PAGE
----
Plants provide insects with a range of specific foods, such as nectar, pollen and food bodies. In exchange, they may obtain various services from arthropods. The role of food rewards in the plant-pollinator mutualism has been broadly covered. This book, first published in 2005, addresses another category of food-mediated interactions, focusing on how plants employ foods to recruit arthropod 'bodyguards' as a protection against herbivores. Many arthropods with primarily carnivorous lifestyles require plant-provided food as an indispensable part of their diet. Only recently have we started to appreciate the implications of non-prey food for plant-herbivore-carnivore interactions. Insight into this aspect of multitrophic interactions is not only crucial to our understanding of the evolution and functioning of plant-insect interactions in natural ecosystems, it also has direct implications for the use of food plants and food supplements in biological control programs. This edited volume provides essential reading for all researchers interested in plant-insect interactions.
• Editors are internationally well known, and the contributors represent a well-balanced, international view • The chapters bring together the widely scattered literature and place it in a clear and well-structured context • This is the first comprehensive volume to cover the role of plant-provided food in tritrophic interactions
1. Food for protection: an introduction F. L. Wäckers and P. C. J. van Rijn; Part I. Food Provision by Plants: 2. Suitability of (extra-) floral nectar, pollen and honeydew as insect food sources F. L. Wäckers; 3. Nectar as fuel for plant protectors S. Koptur; 4. Fitness consequences of food-for-protection strategies in plants M. W. Sabelis, P. C. J. van Rijn and A. Janssen; Part II. Arthropods Feeding on Plant-Provided Food: 5. Food needs of adult parasitoids: behavioural adaptations and consequences D. M. Olson, K. Takasu and W. J. Lewis; 6. Effects of plant feeding on the performance of omnivorous 'predators' M. D. Eubanks and J. D. Styrsky; 7. Nectar and pollen feeding by adult herbivorous insects J. Romeis, E. Städler and F. L. Wäckers; Part III. Plant-Provided Food and Biological Control: 8. Impacts of plant-provided food on herbivore-carnivore dynamics P. C. J. van Rijn and M. W. Sabelis; 9. Does floral nectar improve biological control by parasitoids? G. E. Heimpel and M. A. Jervis; 10. Habitat diversification in biological control: the role of plant resources T. K. Wilkinson and D. A. Landis; 11. Providing foods for natural enemies in farming systems: balancing practicalities and theory G. M. Gurr, S. D. Wratten, J. Tylianakis, J. Kean and M. Keller.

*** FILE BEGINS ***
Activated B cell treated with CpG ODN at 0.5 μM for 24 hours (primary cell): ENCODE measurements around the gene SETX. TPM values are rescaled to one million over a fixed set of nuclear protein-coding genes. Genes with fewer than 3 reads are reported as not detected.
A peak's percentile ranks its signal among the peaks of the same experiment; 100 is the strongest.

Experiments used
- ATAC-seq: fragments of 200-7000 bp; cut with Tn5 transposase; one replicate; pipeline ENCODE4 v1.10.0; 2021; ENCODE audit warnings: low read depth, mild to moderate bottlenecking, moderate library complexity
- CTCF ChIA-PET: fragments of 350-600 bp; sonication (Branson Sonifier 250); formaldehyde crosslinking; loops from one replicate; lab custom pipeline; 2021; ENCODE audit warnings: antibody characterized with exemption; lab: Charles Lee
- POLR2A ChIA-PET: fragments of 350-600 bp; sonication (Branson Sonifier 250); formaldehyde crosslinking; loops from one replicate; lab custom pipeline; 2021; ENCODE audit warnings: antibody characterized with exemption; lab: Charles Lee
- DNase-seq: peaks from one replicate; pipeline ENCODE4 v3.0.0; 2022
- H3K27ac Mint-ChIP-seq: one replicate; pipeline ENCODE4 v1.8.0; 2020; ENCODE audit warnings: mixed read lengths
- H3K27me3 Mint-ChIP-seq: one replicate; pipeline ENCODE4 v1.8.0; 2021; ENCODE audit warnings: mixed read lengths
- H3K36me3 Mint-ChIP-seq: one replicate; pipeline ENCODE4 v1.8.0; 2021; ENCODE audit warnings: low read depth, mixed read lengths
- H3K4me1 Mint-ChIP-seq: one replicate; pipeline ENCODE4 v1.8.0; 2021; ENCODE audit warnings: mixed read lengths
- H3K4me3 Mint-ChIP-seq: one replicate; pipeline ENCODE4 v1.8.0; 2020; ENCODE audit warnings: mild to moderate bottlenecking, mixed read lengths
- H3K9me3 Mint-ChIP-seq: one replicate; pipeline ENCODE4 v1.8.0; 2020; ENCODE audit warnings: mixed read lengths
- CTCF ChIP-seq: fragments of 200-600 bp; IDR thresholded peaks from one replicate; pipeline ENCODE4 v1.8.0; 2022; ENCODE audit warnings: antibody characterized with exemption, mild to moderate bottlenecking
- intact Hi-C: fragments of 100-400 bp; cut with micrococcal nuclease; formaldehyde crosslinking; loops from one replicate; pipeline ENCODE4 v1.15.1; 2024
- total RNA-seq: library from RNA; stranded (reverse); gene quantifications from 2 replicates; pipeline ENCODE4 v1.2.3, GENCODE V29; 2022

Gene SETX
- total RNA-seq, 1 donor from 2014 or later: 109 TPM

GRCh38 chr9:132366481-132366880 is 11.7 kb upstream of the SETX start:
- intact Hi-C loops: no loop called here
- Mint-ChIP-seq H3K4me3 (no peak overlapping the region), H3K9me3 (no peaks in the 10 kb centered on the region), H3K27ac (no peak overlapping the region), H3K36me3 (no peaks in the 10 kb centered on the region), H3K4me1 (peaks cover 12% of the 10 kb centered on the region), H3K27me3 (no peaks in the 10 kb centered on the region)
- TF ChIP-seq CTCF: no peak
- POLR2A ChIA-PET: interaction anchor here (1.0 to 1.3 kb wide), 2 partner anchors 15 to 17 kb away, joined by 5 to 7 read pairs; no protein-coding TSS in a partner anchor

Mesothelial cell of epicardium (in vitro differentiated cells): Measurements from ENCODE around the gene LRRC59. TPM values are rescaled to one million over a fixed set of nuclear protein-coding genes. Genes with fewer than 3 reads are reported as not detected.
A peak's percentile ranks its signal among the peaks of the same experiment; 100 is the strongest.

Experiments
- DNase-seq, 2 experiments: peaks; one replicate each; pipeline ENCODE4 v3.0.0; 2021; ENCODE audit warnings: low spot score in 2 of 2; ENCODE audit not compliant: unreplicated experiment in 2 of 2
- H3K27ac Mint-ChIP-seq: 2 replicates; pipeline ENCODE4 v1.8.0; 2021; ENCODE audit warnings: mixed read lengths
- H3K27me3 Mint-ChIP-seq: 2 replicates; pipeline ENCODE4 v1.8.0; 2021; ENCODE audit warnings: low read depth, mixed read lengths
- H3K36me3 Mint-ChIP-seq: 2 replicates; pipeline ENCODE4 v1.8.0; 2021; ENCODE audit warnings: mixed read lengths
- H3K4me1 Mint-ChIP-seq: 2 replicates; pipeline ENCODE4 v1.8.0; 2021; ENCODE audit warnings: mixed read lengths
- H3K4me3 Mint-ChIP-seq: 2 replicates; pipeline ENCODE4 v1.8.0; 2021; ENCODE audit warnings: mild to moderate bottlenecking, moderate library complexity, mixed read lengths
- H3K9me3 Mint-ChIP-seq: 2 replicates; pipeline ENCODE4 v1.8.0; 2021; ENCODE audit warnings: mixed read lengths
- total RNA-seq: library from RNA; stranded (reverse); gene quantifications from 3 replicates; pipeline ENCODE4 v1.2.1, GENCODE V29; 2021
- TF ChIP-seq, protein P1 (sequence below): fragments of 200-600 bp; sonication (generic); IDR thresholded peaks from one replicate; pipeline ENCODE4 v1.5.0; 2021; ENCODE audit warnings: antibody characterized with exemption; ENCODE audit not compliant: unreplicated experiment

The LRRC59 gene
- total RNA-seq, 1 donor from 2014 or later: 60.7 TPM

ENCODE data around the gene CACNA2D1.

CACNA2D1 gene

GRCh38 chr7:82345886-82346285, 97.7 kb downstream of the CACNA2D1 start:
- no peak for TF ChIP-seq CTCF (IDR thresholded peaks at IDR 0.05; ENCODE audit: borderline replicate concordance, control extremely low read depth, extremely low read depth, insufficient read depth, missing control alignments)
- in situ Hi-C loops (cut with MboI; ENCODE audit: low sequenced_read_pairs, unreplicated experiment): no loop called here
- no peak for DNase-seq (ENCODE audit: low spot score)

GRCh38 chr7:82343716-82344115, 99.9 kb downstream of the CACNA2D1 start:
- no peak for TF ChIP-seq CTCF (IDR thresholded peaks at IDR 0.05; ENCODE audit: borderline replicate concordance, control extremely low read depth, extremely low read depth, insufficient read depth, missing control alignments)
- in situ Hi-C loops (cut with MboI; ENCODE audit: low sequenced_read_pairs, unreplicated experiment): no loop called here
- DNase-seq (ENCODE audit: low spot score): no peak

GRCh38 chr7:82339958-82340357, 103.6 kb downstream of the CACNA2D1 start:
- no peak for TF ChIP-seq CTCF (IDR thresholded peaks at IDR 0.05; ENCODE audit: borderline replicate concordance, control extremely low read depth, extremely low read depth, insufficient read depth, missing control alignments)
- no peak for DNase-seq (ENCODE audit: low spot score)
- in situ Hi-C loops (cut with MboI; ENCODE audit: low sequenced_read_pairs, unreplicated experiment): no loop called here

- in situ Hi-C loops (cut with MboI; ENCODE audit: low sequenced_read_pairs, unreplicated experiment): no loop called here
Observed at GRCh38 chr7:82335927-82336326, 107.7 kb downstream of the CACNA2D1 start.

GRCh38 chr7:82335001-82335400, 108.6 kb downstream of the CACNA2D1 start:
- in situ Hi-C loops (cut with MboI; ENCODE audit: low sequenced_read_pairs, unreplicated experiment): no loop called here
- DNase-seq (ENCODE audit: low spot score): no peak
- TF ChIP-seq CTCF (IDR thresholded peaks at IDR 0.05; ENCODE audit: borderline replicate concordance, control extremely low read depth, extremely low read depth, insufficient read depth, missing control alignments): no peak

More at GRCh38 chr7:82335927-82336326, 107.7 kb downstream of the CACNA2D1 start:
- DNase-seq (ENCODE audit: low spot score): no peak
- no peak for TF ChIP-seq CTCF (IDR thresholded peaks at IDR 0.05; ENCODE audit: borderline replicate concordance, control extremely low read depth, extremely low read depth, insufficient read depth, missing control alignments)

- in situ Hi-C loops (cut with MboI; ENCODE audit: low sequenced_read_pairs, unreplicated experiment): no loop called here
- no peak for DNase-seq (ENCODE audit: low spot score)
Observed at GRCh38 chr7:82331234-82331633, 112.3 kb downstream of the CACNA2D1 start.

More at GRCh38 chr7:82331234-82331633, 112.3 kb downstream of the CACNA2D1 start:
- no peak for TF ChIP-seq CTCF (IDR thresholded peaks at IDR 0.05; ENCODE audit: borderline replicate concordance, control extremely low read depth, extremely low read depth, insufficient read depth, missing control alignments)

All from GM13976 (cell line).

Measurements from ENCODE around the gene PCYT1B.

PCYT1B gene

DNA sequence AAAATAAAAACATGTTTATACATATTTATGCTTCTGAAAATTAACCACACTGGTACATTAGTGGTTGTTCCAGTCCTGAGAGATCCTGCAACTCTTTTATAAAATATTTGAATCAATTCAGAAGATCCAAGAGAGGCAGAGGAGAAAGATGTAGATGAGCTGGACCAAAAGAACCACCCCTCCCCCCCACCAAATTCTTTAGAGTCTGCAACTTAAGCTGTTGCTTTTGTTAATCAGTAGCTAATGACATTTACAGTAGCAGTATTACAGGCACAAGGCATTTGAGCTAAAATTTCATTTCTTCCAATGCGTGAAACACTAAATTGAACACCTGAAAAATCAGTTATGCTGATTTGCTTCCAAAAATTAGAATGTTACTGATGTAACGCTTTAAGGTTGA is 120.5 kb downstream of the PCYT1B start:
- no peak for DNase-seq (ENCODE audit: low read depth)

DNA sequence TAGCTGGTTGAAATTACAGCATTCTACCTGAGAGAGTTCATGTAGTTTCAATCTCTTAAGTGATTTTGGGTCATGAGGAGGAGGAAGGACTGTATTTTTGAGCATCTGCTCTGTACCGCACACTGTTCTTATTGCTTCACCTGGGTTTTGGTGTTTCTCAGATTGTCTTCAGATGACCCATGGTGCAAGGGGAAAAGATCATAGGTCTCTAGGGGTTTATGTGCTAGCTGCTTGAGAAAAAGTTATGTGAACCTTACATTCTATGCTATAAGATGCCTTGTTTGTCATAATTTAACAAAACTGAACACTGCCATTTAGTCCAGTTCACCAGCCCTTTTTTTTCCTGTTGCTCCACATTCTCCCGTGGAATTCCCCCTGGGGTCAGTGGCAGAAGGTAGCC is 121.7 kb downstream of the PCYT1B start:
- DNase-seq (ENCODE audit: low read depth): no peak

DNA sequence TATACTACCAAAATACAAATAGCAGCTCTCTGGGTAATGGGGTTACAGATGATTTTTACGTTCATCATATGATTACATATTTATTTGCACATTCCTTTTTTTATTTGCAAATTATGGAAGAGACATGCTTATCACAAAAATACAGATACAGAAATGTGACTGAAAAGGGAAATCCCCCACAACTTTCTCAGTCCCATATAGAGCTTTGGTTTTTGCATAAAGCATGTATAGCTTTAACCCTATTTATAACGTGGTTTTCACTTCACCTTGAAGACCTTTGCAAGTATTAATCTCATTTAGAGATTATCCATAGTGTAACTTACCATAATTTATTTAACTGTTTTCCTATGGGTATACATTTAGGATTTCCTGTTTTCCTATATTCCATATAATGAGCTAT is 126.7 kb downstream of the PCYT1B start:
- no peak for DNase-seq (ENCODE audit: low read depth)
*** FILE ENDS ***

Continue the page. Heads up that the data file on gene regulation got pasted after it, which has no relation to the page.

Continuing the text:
'The book is a useful contribution for enlarging the published knowledge about general plant-insect interactions, with emphasis on the interactions at more trophic levels than is usually considered. The text is logically divided into a short introduction and three specialized parts … The structure of the book is straightforward: two chapters are devoted to branching processes overview, followed by more theoretical parts about models, and ending with three chapters full of examples and real data. The book can be used by many researchers and graduate students working on population dynamics … I appreciate that the text is written with respect to students and that the language used is also friendly for non-native English speaking readers. Thus this book is a good way to start understanding speciation. The target group, however, is not only students or evolutionary ecologists; I can also recommend this book to each institutional/university library and to many population biologists.' Jitka Vilimova, Charles University
'…provides a novel perspective on plant-herbivore-carnivore relationships … a timely review for entomologists and biological control specialists interested in the evolutionary and ecological importance of omnivorous multitrophic interactions. Its exhaustive literature review could be helpful to graduate students and researchers interested in food-web ecology in both natural and managed systems.' Environmental Entomology